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While I was travelling, I had times when I was regularly posting things here (lots of family and galavanting) and on the teablog (tea shops in southern Spain) and on tumblr (when I really didn’t have time to write much), but there were also times when there was just ‘too much living goin’ on around.’ I had to see what I could see. That’s a direct reference to a Lyle Lovett song, so I’ll incude that here:

And there were so many things going on….I’d regularly stumble over to twitter, make oblique references to noteworthy adventures, and then promptly move on to something else. That means I’m planning to periodically return to stories about the trip. If there are photos, I’ll be sure to include them.

For example, the photo at the top of this post demands some sort of explanation. I wish I had one. Those are bagpipes. Real bagpipes. No photoshopping here. And that man is not a Scotsman. He could be Hispanic. Or an American Indian. Or I suppose he could be a Pacific Islander or a number of other possibilities, but I’m going to stop before I dig myself a hole.

He’s not Scottish. That’s my point. He also looks as if he’s been working all day in a blue-collar job still in his work shirt. After a long day in the factory, what else are you going to do but go play your bagpipes on the streets of downtown?

My mother had had a wonderful evening on the Riverwalk in San Antonio, and we went up to street level to make our way back to the hotel. As we turned a corner, there was this guy playing his bagpipes. Like we were at the Edinburgh Military Tattoo.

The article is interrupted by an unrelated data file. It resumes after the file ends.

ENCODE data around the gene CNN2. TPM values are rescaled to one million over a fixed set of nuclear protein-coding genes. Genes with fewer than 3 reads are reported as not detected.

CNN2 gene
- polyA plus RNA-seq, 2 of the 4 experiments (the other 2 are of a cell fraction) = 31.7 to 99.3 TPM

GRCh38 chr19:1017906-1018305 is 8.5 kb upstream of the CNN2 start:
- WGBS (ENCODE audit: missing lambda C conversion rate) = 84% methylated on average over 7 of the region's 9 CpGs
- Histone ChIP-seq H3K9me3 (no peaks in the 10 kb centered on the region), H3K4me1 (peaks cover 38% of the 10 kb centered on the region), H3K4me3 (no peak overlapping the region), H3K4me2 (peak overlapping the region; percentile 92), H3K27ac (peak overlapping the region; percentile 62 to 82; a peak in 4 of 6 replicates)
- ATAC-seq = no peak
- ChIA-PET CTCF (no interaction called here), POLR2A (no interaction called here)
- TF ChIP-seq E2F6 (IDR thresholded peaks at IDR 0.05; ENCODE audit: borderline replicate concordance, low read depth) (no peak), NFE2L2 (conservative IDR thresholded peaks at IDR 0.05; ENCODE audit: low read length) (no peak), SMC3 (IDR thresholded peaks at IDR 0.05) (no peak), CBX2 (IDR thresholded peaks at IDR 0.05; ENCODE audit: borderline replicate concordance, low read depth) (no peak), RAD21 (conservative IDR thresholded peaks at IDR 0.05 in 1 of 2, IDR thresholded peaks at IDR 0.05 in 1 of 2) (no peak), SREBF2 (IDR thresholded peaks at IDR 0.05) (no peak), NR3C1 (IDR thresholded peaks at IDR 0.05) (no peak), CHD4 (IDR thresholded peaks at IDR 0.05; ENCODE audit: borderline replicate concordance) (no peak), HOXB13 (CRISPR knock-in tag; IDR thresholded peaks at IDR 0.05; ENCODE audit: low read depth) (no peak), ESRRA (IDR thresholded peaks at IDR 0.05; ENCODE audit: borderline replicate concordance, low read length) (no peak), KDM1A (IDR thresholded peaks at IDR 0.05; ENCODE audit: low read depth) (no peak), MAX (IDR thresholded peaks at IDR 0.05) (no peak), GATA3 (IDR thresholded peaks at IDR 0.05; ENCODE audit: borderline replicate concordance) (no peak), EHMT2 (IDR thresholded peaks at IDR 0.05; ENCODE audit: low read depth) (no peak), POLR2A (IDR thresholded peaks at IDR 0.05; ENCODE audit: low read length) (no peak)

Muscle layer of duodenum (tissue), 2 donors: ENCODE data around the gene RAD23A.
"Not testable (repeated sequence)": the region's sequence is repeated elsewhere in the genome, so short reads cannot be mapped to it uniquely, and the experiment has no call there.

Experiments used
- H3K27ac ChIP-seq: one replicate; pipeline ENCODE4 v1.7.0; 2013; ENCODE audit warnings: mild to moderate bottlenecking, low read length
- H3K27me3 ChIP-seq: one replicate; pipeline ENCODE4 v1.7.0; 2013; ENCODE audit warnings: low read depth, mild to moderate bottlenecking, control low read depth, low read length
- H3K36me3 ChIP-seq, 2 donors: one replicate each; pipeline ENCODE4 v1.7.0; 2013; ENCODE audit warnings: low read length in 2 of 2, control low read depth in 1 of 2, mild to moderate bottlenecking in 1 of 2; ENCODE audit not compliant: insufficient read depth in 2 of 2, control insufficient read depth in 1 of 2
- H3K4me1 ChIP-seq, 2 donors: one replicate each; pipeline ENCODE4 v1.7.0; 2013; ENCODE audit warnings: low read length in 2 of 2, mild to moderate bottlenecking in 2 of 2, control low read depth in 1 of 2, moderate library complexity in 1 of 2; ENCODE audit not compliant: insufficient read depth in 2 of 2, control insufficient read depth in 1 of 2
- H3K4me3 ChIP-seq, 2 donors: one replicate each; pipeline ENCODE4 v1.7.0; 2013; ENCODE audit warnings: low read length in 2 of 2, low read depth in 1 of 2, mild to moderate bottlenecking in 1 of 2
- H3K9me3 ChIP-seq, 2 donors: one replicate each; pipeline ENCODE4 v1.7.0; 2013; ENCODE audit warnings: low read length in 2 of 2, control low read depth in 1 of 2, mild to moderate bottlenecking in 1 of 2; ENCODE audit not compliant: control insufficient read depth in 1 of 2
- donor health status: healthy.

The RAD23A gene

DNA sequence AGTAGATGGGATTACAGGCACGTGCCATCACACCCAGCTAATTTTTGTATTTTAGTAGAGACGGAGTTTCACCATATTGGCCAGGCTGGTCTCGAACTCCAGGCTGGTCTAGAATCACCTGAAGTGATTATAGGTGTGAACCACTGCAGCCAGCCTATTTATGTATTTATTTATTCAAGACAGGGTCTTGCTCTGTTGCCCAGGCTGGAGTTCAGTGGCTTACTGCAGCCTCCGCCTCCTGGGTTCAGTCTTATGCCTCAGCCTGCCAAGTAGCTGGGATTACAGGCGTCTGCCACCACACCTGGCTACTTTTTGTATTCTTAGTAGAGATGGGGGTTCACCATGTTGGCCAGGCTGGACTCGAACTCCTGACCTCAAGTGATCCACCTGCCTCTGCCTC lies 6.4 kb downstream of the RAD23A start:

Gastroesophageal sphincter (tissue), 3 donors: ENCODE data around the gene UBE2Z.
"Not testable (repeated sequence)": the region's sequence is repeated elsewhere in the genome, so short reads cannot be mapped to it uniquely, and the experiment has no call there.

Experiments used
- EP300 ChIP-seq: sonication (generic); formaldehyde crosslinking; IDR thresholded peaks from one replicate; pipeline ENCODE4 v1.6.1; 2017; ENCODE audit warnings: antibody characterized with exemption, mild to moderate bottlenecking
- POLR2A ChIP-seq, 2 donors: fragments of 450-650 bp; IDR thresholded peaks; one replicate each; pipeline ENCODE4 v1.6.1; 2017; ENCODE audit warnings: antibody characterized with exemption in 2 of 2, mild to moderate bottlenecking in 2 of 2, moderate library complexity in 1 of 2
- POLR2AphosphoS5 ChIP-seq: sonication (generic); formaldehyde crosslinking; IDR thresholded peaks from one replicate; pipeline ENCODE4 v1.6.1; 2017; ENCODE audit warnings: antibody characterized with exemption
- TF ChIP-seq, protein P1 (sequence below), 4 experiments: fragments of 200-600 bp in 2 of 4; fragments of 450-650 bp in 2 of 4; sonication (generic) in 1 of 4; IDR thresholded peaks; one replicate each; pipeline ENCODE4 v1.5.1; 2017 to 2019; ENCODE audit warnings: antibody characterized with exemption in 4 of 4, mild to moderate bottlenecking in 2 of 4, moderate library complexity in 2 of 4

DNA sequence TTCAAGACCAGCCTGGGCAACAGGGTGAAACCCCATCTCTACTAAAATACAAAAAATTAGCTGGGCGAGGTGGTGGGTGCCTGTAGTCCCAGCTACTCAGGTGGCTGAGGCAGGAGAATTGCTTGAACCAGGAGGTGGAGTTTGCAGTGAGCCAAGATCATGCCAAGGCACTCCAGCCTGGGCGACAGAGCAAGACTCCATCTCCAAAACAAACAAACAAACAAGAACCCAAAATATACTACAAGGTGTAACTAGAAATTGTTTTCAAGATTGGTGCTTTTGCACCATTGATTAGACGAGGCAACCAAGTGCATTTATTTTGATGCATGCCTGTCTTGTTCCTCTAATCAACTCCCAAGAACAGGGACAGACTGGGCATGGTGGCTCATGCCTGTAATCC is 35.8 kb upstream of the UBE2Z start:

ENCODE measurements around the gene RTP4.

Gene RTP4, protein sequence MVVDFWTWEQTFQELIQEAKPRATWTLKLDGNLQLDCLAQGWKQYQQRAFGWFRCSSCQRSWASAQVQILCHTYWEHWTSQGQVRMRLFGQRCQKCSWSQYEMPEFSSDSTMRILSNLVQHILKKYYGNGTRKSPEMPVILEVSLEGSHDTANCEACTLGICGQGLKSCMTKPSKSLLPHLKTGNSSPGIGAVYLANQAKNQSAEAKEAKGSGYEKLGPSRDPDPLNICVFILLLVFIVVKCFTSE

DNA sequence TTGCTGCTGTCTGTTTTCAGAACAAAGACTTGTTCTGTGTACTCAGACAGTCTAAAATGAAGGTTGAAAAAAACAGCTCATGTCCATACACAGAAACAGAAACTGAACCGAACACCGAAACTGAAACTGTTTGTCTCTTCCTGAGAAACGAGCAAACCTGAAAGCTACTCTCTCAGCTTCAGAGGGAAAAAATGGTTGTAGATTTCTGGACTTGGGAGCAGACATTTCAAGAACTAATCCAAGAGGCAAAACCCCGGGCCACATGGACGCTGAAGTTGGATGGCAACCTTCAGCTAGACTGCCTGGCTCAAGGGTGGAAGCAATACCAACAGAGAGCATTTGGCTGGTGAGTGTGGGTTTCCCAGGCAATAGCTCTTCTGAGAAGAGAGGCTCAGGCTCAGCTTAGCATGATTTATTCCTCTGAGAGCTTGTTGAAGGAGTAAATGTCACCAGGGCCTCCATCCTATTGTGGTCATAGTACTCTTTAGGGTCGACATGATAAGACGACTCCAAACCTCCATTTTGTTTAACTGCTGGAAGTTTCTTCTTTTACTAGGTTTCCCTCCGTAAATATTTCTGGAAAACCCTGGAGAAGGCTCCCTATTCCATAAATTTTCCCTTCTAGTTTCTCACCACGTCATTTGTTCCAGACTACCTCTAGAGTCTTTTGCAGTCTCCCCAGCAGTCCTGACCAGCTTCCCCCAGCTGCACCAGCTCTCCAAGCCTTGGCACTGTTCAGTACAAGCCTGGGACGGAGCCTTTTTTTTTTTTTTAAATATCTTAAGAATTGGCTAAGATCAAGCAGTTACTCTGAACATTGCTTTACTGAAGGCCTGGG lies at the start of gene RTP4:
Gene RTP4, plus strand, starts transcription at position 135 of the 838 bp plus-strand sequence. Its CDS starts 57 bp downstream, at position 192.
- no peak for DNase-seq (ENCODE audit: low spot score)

But we weren’t. We were in Texas. Now, I should say that I saw bagpipes when I was a kid. It’s not like they don’t let any bagpipes out of Scotland. There are Canadian pipers. And Aussie pipers, as well as Kiwi pipers. There are very serious pipers all over the world.

However, I still think of them as having some sort of connection to Scotland. Your parents are from Aberdeen, or something. This guy’s parents were most likely not from Aberdeen.

Incidentally, bagpipes are called a Dudelsack in German. I know some of you who will almost certainly appreciate that little tidbit.

Texas Shaped Stuff

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The entrance to the Walmart in Kerrville, Texas

Here it is – what you’ve all been waiting for. The Texas Shaped Stuff post. It’ll be a mix of products that are both in the shape of Texas, as well as those that use either the state flag or the shape of Texas in their advertising.

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When you’re buying sausage, don’t you feel more secure if you see the little shape of Texas? I’m still not sure about this one.